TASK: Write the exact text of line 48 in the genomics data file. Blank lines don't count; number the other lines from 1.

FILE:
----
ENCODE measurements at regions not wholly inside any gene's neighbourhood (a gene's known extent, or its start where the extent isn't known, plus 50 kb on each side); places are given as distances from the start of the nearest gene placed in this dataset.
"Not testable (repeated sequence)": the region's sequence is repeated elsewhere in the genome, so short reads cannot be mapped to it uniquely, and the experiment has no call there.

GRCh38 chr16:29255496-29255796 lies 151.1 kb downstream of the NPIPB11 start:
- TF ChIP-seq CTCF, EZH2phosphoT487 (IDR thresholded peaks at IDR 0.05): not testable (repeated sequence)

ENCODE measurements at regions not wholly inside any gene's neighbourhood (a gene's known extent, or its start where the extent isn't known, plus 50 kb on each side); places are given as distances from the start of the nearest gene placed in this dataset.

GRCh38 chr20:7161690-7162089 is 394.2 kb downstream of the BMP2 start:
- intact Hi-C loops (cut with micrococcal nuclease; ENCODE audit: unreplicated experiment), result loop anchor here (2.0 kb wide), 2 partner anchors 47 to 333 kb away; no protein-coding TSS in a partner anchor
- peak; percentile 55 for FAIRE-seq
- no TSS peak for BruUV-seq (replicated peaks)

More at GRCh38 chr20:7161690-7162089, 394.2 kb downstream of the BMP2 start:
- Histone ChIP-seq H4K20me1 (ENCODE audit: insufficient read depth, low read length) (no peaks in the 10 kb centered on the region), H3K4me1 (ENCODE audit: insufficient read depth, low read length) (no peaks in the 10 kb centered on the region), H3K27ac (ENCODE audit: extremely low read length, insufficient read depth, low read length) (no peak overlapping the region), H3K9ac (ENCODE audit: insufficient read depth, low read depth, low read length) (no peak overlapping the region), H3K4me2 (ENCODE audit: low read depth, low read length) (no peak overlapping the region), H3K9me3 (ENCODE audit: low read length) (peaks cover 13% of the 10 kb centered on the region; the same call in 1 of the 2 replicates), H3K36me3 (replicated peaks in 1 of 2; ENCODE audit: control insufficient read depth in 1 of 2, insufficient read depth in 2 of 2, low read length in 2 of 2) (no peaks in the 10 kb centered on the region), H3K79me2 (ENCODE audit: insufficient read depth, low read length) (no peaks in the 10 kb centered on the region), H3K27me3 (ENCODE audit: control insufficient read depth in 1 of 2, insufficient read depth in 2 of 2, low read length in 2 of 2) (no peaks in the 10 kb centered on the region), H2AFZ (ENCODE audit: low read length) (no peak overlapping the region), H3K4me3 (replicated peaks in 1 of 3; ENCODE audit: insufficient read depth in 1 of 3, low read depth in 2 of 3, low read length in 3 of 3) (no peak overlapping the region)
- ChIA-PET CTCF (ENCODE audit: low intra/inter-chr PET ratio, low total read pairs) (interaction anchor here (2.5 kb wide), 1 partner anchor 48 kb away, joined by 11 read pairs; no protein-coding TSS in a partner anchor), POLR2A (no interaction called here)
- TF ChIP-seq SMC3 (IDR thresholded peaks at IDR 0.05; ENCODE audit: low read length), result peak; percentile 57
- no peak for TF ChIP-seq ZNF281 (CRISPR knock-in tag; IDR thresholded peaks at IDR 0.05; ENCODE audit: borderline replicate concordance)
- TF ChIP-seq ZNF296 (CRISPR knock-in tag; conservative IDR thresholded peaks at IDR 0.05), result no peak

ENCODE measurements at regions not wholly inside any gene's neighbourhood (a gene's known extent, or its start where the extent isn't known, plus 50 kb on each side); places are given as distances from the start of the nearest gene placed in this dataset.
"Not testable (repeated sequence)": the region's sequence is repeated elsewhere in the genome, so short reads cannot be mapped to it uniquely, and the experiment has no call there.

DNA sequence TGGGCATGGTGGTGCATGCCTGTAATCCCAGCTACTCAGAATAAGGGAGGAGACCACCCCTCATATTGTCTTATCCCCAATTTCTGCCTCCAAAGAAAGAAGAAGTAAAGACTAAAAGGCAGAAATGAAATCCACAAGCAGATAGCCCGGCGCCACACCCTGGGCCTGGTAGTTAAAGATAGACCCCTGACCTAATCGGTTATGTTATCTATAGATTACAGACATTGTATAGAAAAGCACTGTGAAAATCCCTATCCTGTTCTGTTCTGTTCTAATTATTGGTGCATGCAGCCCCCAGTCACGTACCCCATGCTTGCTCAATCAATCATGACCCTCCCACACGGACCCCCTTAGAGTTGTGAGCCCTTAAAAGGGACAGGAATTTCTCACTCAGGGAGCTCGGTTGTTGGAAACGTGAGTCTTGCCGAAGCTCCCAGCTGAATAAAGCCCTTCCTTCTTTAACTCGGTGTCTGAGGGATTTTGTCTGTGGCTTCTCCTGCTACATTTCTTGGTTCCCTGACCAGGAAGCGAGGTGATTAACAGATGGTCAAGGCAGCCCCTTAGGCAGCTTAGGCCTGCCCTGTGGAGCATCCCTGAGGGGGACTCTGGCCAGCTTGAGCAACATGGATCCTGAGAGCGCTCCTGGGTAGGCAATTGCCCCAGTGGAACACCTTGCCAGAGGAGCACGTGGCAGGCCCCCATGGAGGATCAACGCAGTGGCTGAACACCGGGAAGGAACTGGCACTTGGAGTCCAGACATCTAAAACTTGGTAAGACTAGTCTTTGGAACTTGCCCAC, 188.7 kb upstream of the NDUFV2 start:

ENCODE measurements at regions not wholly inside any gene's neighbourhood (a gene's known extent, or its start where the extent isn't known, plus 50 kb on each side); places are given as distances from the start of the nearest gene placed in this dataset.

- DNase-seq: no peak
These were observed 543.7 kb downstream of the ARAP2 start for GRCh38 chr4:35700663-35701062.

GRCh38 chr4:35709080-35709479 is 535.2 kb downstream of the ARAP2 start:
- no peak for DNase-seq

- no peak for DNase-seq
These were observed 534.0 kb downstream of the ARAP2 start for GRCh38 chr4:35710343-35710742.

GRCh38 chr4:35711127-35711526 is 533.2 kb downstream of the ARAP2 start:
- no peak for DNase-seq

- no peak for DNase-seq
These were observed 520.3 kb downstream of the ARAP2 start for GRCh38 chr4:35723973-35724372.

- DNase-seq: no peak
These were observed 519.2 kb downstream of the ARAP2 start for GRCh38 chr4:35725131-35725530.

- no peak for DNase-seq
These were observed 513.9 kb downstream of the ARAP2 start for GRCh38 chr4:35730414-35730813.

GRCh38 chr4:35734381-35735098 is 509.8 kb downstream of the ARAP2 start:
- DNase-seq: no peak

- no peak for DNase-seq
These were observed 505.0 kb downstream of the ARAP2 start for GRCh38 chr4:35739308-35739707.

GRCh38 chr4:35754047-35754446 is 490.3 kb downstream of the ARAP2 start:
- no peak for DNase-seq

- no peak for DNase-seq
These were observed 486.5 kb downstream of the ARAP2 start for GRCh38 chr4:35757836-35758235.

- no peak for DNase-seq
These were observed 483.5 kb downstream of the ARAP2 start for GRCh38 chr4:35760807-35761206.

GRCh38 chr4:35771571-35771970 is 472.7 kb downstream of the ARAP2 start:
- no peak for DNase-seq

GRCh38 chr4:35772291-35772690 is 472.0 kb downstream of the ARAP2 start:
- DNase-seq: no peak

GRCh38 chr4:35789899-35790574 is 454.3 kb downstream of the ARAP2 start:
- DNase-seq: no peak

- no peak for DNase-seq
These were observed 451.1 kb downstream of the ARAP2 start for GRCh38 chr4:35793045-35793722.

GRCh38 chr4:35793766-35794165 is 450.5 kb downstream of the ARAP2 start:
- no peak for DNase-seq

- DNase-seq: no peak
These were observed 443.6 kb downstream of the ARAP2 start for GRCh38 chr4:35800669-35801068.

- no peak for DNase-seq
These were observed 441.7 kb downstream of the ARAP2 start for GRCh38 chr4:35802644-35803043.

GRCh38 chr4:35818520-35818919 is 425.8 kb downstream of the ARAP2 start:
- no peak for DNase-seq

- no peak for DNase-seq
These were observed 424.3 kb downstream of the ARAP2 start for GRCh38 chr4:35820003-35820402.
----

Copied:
GRCh38 chr4:35789899-35790574 is 454.3 kb downstream of the ARAP2 start: